With more and more time being spent hunched over computers, sitting on our daily commute and curled up on the sofa every night, it’s no wonder that posture is fast becoming worse.
Shoulders curve in, chest and biceps get super tight and the upper back muscles get weak and unable to hold good posture for any length of time.
During your day to day activities, your first goal should be to be aware of your posture. After potentially years of being a hunched over, you will probably feel weird standing taller and lifting your chest/ pulling your shoulders down and back. Add to this the fatigue you’ll develop through those underused back muscles, and initially, you’ll find this hard to do for long. But every time you catch yourself slumping forward to that Mr Burns position, pull yourself up and stand tall!
I’m not looking to get into all the various lifestyle factors that tie into the causes of poor posture. You no doubt know what you do that leads to that.
What I want to do is give you 5 tips to help you start to correct it.
Stretch the SCM
The Sternocleidomastoid connects the skull, just behind the ear, to the collar bone. In a head forward, slumped posture, this muscle can get shortened and tight, holding your head forward and increasing the unwanted curvature in your upper back.
To stretch the left side, gently tilt your head to the right and slightly backwards. You can increase the stretch by holding your left arm behind your back.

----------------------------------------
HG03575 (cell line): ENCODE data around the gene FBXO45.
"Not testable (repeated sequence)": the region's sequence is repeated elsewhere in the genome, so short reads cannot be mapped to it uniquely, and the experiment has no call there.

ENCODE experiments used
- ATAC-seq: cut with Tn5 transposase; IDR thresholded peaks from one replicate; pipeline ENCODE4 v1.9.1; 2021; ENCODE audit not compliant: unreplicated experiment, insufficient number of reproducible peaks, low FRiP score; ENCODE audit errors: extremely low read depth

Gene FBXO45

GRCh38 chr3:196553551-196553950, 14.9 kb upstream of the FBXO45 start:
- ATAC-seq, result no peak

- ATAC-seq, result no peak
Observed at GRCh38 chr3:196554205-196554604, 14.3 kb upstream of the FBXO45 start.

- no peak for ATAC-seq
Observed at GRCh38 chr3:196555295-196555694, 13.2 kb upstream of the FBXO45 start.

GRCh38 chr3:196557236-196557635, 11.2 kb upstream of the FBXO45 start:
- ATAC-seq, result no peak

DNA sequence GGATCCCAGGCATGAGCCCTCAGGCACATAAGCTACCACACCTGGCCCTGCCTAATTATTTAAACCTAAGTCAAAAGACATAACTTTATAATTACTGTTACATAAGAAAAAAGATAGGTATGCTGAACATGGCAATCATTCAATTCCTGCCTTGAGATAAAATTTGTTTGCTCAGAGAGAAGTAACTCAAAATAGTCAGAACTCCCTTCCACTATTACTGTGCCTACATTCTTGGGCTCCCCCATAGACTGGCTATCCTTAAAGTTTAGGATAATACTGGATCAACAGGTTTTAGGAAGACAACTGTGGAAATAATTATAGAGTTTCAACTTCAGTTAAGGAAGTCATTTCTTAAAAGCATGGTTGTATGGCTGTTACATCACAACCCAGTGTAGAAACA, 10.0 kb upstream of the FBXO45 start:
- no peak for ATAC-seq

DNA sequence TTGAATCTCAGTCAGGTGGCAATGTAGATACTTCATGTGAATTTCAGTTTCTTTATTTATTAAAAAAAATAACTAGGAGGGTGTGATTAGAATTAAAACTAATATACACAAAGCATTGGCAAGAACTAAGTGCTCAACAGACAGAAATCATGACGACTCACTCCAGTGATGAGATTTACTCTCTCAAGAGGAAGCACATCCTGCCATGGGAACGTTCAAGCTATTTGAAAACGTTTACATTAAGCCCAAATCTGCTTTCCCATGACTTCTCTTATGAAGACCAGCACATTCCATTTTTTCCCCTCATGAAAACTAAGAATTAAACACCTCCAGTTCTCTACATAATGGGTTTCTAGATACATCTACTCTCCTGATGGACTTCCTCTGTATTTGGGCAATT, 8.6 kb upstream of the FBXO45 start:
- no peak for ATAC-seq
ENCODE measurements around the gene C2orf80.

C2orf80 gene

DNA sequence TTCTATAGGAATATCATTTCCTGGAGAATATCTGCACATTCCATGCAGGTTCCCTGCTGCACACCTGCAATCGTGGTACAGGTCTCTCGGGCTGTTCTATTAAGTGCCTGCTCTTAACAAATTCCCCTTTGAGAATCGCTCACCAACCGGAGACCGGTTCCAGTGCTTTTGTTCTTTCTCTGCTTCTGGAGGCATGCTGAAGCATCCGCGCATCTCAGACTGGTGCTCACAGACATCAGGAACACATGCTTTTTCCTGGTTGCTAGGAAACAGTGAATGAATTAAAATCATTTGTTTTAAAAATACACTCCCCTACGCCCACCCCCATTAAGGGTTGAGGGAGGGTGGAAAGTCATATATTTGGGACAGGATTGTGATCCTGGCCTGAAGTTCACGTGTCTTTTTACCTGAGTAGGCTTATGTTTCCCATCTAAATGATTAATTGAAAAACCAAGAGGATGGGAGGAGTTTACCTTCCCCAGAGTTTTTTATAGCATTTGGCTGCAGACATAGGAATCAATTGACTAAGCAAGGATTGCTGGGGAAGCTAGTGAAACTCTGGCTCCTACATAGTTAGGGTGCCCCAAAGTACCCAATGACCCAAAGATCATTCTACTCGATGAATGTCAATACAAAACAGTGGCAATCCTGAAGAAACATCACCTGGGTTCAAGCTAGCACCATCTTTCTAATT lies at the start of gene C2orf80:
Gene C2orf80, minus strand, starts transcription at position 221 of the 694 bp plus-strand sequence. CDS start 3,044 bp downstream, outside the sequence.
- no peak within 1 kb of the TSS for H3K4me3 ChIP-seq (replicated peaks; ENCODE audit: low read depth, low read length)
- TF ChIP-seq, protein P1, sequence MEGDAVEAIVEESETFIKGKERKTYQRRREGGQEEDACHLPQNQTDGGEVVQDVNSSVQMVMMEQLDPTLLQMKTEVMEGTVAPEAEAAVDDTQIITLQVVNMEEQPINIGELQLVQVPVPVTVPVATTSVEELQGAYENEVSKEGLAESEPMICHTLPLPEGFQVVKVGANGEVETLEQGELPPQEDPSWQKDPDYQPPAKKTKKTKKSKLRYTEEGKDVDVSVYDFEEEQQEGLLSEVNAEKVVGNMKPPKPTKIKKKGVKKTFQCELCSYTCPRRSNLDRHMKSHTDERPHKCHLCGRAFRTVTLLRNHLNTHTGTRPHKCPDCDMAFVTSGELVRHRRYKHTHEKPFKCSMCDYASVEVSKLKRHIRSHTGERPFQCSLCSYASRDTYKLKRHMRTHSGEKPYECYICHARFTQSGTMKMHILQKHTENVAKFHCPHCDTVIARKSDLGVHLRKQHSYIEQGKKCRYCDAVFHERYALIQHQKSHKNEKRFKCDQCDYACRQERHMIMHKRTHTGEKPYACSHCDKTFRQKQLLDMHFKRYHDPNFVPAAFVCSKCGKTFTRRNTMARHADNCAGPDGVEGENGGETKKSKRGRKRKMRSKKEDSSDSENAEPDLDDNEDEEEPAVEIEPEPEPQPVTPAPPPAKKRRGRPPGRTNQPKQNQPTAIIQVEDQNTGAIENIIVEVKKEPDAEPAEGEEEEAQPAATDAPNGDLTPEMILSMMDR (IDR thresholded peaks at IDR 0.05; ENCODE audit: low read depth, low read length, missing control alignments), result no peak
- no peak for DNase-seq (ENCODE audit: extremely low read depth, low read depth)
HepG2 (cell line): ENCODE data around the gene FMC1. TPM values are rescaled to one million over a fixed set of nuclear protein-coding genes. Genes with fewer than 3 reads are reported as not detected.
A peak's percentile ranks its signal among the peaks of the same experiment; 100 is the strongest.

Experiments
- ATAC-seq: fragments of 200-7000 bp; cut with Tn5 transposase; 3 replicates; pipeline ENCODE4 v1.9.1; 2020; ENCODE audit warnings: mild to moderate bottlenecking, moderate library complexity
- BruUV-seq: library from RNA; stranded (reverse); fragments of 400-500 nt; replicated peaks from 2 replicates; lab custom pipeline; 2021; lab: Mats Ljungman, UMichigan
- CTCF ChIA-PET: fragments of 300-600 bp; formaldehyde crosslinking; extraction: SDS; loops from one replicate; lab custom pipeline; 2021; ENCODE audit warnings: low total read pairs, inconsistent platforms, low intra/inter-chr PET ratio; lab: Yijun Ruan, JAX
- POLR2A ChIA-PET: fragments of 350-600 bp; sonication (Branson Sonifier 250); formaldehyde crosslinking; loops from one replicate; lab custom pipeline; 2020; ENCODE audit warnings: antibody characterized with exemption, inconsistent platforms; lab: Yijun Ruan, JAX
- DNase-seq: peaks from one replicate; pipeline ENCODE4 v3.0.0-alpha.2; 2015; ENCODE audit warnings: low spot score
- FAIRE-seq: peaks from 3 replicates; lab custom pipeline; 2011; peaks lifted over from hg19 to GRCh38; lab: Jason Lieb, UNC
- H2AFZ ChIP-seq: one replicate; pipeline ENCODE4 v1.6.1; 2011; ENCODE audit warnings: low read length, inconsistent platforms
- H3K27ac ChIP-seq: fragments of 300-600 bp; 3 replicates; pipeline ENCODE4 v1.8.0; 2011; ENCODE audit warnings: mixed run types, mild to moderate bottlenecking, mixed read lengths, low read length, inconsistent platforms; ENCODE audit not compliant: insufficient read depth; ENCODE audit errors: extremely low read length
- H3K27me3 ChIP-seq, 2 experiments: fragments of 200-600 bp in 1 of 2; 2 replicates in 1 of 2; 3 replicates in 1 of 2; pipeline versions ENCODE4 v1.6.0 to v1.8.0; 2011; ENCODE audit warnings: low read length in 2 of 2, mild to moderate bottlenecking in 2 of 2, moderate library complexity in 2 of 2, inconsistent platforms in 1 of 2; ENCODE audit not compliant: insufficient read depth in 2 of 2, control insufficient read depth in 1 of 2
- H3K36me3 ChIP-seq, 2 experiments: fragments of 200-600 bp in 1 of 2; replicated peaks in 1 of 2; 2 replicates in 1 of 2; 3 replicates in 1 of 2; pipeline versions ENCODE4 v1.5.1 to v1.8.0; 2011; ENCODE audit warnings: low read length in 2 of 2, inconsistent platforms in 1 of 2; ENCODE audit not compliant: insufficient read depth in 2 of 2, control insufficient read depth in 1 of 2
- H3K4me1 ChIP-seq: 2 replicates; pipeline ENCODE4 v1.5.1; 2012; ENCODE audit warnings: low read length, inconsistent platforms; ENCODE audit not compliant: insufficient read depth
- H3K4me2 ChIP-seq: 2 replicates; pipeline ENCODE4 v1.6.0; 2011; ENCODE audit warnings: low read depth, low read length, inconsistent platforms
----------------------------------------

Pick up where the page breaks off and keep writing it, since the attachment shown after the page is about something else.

Hold the stretch for 20-30s and you should feel the tension ease. Don’t jerk or force it. Repeat on the other side.
Release the Pec minor
The pec minor connects the third, fourth and fifth ribs to the top of the shoulder blade. As it tightens, it can also pull you into the hunched posture.
A simple release is to use the edge of a foam roller. Lie face down with the edge of the roller sitting below the collar bone, roll slowly back and forward approx 6-8 inches, ensuring you go slow and you don’t go over 6/10 on your perceived pain scale.
Roll for 2-30s per side.
Improve thoracic extension/rotation
Improving the ability to extend and rotate through your upper back is another key component in improving your posture. The kneeling T-spine rotation is a key part of my clients’ warm up, and you can use it to help improve upper back mobility.
Perform 5-8 reps per side.
Strengthen the rhomboids
The rhomboids can become weak from lack of use. Batwings are a great exercise to strengthen these muscles. Hold a couple of light KBs or DBs and hinge over as below. Then simply pull the weights up towards your armpits and hold for 20-30 seconds. Perform 2-3 sets. Make sure you keep your head in as neutral a position as possible.
Strengthen the traps, mid back and rear delts
Building on the rhomboid strengthening above, facepulls are a great option for strengthening not only the rhomboids, but the traps and rear delts. Basically everything across the upper and mid back.
Perform 2-3 sets of 10-20 reps. Maintain good position and don’t cheat with momentum or by letting your head drop forward.